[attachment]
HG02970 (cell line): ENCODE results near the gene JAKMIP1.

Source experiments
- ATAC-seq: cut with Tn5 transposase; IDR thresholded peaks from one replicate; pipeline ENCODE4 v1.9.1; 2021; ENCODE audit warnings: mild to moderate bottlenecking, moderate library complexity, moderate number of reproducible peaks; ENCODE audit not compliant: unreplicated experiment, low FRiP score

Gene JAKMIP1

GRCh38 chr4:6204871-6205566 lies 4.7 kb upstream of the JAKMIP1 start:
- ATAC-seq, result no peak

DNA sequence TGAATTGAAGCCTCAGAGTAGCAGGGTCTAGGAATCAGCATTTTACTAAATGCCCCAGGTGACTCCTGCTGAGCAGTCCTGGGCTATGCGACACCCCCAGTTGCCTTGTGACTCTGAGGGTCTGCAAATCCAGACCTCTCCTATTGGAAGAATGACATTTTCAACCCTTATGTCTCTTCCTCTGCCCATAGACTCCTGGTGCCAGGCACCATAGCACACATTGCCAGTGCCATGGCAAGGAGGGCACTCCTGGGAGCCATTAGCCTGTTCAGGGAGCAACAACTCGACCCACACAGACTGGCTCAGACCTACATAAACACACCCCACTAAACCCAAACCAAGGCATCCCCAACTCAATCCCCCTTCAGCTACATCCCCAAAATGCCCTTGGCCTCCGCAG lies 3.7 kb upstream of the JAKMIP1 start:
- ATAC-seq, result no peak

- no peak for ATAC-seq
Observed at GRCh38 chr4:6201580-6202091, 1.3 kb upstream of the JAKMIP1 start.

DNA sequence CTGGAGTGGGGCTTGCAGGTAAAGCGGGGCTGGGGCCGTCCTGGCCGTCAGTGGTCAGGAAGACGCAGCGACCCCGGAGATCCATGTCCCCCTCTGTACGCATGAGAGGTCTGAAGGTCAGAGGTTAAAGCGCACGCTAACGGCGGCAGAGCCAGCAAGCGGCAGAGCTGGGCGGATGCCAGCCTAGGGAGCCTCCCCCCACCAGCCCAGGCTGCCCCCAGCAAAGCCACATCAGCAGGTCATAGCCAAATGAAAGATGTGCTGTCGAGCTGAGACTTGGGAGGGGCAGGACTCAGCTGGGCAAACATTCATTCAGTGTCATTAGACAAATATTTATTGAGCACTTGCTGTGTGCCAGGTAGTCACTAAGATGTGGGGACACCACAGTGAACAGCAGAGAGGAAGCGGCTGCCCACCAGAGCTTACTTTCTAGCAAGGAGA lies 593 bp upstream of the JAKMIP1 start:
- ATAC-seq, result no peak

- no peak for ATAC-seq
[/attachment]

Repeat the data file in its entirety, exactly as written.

HG02970 (cell line): ENCODE results near the gene JAKMIP1.

Source experiments
- ATAC-seq: cut with Tn5 transposase; IDR thresholded peaks from one replicate; pipeline ENCODE4 v1.9.1; 2021; ENCODE audit warnings: mild to moderate bottlenecking, moderate library complexity, moderate number of reproducible peaks; ENCODE audit not compliant: unreplicated experiment, low FRiP score

Gene JAKMIP1

GRCh38 chr4:6204871-6205566 lies 4.7 kb upstream of the JAKMIP1 start:
- ATAC-seq, result no peak

DNA sequence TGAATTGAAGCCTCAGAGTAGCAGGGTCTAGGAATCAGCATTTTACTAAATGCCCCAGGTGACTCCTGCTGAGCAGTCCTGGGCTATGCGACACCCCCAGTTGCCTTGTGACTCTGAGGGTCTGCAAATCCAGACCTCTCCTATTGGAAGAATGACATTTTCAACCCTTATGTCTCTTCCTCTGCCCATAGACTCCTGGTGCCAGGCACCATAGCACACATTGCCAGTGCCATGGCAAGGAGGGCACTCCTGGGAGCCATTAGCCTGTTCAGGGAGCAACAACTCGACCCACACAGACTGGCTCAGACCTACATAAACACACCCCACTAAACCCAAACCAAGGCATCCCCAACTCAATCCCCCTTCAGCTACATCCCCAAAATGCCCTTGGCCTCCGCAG lies 3.7 kb upstream of the JAKMIP1 start:
- ATAC-seq, result no peak

- no peak for ATAC-seq
Observed at GRCh38 chr4:6201580-6202091, 1.3 kb upstream of the JAKMIP1 start.

DNA sequence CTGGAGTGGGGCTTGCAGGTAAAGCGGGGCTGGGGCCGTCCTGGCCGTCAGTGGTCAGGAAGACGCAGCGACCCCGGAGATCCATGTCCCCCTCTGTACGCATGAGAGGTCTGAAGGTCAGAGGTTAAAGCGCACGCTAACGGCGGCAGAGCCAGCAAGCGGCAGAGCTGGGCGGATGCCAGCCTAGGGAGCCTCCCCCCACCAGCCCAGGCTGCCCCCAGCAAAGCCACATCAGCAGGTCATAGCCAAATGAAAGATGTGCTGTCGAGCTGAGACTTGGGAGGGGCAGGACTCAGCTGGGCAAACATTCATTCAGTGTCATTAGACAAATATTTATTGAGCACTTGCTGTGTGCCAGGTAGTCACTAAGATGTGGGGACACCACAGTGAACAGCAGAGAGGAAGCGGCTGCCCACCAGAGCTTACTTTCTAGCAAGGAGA lies 593 bp upstream of the JAKMIP1 start:
- ATAC-seq, result no peak

- no peak for ATAC-seq